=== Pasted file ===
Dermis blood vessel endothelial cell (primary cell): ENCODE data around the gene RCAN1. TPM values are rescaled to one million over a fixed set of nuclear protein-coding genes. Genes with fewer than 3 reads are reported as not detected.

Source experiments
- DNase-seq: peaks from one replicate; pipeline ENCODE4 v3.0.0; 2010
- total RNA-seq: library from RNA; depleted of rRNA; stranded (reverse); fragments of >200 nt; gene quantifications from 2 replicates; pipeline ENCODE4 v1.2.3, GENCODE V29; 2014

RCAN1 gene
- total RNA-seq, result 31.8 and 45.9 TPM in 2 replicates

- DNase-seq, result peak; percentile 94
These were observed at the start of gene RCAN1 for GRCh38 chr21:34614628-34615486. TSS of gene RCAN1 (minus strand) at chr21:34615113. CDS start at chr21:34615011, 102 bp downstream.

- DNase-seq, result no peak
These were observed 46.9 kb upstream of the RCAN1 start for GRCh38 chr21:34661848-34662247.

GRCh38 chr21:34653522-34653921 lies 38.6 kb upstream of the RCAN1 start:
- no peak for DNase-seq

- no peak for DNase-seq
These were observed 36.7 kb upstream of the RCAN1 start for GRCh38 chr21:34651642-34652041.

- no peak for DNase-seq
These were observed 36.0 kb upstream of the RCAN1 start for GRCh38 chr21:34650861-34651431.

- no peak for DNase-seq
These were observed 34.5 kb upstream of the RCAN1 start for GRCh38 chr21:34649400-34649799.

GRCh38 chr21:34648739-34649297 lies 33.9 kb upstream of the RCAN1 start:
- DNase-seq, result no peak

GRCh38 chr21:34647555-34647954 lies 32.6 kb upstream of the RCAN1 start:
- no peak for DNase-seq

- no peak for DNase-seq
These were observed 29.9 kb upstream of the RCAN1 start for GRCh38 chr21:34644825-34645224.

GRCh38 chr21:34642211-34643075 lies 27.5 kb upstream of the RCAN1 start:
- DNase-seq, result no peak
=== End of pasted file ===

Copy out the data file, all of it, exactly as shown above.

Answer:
Dermis blood vessel endothelial cell (primary cell): ENCODE data around the gene RCAN1. TPM values are rescaled to one million over a fixed set of nuclear protein-coding genes. Genes with fewer than 3 reads are reported as not detected.

Source experiments
- DNase-seq: peaks from one replicate; pipeline ENCODE4 v3.0.0; 2010
- total RNA-seq: library from RNA; depleted of rRNA; stranded (reverse); fragments of >200 nt; gene quantifications from 2 replicates; pipeline ENCODE4 v1.2.3, GENCODE V29; 2014

RCAN1 gene
- total RNA-seq, result 31.8 and 45.9 TPM in 2 replicates

- DNase-seq, result peak; percentile 94
These were observed at the start of gene RCAN1 for GRCh38 chr21:34614628-34615486. TSS of gene RCAN1 (minus strand) at chr21:34615113. CDS start at chr21:34615011, 102 bp downstream.

- DNase-seq, result no peak
These were observed 46.9 kb upstream of the RCAN1 start for GRCh38 chr21:34661848-34662247.

GRCh38 chr21:34653522-34653921 lies 38.6 kb upstream of the RCAN1 start:
- no peak for DNase-seq

- no peak for DNase-seq
These were observed 36.7 kb upstream of the RCAN1 start for GRCh38 chr21:34651642-34652041.

- no peak for DNase-seq
These were observed 36.0 kb upstream of the RCAN1 start for GRCh38 chr21:34650861-34651431.

- no peak for DNase-seq
These were observed 34.5 kb upstream of the RCAN1 start for GRCh38 chr21:34649400-34649799.

GRCh38 chr21:34648739-34649297 lies 33.9 kb upstream of the RCAN1 start:
- DNase-seq, result no peak

GRCh38 chr21:34647555-34647954 lies 32.6 kb upstream of the RCAN1 start:
- no peak for DNase-seq

- no peak for DNase-seq
These were observed 29.9 kb upstream of the RCAN1 start for GRCh38 chr21:34644825-34645224.

GRCh38 chr21:34642211-34643075 lies 27.5 kb upstream of the RCAN1 start:
- DNase-seq, result no peak